Miss Washburn was an indefatigable and persistent worker. Except for the summers of 1913-1917 ', when she taught psychology in the summer sessions of Columbia University; the spring of 1928 when, on her only sabbatical leave, she took â1Mediterranean cruise; and the summers of 1929 and 1932 during which she traveled to England and Copenhagen—she never was far nor long away from her work in her laboratory and study at Poughkeepsie. That she was an inspiring teacher is evidenced by the growth of her department, by the many studies that were published by the girls from her laboratory, and by the number of her students who continued in psychology. Hers was strictly an undergraduate department,
( 4) for she was, as far as graduate study was concerned, a proponent of co-education. "I deprecate," she wrote in her autobiography, "graduate study for women at any but coeducational universities." True to this conviction, she encouraged her students to go to such schools for their final training. Many did, and wherever they went—to California, Columbia, Cornell, Harvard (Radcliffe), Illinois, Indiana, Iowa, Michigan, Ohio State, Yale—they made splendid records. She was also a kindly teacher, revered and beloved by the various generations of students working with her, as at-tested by the fact that they presented her in June 1928, on the completion of twenty-five years of service to Vassar College, with a purse containing a considerable sum of money. The donors hoped that she would use the money for her own pleasure—for books and travel; instead she disbursed it as scholarship-aids for students of psychology—for undergraduates at Vassar or Vassar graduates taking advanced work elsewhere.
Miss Washburn's contributions and services to psychology were many and outstanding. Besides publishing over 200 scientific articles and re-views, she translated Wundt's Ethical Systems, 1897, and wrote two books: The Animal Mind, ' 1908 ; and Movement and Mental Imagery, 1916. The first of these books went through three more editions—1917, 1926, and 1936—every one thoroughly rewritten and enlarged. The first edition of this book was translated in 1918 in Japanese. The second book, a development of her article in G. Stanley Hall's Festschrift in 1903, marked her break with Titchenerian doctrine and her espousal of the motor theory of consciousness for which she was thereafter widely known. Between 1905 and 1938, she published sixty-eight studies from the Vassar Psychological Laboratory—an undergraduate laboratory, be it remembered—with 117 students as joint authors. In all the studies she formulated the problems and set the method and procedure. After these matters were carefully explained, the students collected and worked up the data under her super-vision and direction, and then she wrote up the experiment. During the same period she also gave unsparingly of her time and effort to editorial work. In addition to her editorship of this JOURNAL, she was cooperating editor of the Psychological Bulletin, 1909-1915 ; associate editor of the Journal of Animal Behavior, 1911-1917; advisory editor of the Psychological Review, 1916-1930; and associate editor of the Journal of Comparative Psychology, 1921-1935.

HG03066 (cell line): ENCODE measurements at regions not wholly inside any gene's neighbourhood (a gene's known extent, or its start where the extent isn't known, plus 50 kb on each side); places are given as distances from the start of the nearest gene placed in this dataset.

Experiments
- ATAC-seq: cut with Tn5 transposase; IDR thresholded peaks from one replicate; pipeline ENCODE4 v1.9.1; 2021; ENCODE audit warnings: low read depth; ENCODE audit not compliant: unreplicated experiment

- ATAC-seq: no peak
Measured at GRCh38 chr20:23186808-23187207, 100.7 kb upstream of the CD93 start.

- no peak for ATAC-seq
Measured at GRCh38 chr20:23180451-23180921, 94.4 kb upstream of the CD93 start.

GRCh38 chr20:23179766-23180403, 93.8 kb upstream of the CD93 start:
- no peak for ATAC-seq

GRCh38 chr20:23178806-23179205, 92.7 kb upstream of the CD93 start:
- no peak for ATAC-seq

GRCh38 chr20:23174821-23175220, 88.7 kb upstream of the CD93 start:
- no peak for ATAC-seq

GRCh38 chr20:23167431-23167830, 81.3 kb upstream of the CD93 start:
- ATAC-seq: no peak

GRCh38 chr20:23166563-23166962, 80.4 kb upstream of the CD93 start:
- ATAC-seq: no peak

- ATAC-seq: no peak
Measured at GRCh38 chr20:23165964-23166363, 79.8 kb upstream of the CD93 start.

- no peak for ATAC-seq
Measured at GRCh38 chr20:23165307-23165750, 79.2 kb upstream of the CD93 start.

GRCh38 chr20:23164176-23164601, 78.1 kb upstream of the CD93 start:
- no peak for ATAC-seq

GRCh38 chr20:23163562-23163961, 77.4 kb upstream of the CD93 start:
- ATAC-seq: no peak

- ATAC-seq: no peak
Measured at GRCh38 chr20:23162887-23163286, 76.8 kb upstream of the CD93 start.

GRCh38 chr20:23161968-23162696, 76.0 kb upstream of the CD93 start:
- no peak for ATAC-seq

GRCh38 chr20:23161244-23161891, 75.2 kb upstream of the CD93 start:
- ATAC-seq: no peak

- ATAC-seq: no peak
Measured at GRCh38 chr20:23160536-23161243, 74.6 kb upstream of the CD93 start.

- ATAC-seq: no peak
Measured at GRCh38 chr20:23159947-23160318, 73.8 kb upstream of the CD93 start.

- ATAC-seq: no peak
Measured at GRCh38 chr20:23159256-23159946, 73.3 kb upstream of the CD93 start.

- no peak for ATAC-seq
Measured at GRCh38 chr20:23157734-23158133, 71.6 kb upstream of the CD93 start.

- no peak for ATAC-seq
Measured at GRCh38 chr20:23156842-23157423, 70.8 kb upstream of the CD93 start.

In recognition of her services to psychology she received the highest honors and awards at the disposal of her confrères. In 1919-1920, when the Division of Psychology and Anthropology of the National Research Council was formed, she was a representative of psychology and again in 1925-
( 5) -1928. In 1921, she was president of the American Psychological Association; that same year, she *as awarded a prize of $500 by the Edison Phonograph Company for the best research on the effects of music—a study of "The Emotional Effects of Instrumental Music" in collaboration with a colleague in the Department of Music at Vassar. In 1927 she was elected vice-president and chairman of Section I (Psychology) of the American Association for the Advancement of Science, and also was the recipient of a Festschrift and of an honorary degree of D. Sc. The Festschrift, volume 39 of this JOURNAL, was dedicated to her by its authors, thirty-two colleagues from the various editorial boards upon which she had served, "in recognition of thirty-three years of distinguished service to psychology." The degree, honoris causa, was conferred upon her by Wittenberg College during the International Symposium of Feeling and Emotion that was held there at the dedication of the new psychological laboratory. In 1929 she was elected to the International Committee on Psychology—the governing body of the International Congresses—and to the Society of Experimental Psychologists; and, in 1931, to membership in the National Academy of' Sciences—the second woman to receive that honor, Dr. Florence Sabin, the anatomist and pathologist, having been elected before her. In this same year, 1931, she was president of the New York Branch of the American Psychological Association (now the Eastern Psychological Association) and chairman of the Society of Experimental Psychologists. In 1932, she was the U.S. delegate to the International Congress of Psychology in Copenhagen. She was also a member of the American Philosophical Society, the National Institute of Psychology, the New York Academy of Sciences, Sigma Xi and Phi Kappa Phi.
In addition, she served in many important committees and conferences; chairman of the committee of the American Psychological Association that negotiated the purchase and transfer of the Psychological Review Publications from Professor Howard C. Warren to the Association; chairman of the sub-committee of the Division of Psychology and Anthropology of the National Research Council that secured a large subsidy from the Laura Spelman Rockefeller Foundation for the publication of the Psychological Abstracts; chairman of the A.P.A. committee for the certification of consulting psychologists; chairman of the N.R.C. committee on the experimental investigation of emotion; and a member of the Wittenberg conference on feeling and emotion, of the Carlisle conference of experimental psychologists, and of the Washington conference of psychological editors.
Her death removes from American Psychology one of the most active and honored members of the Fach. Psychology will not see her like again.
KARL M. DALLENBACH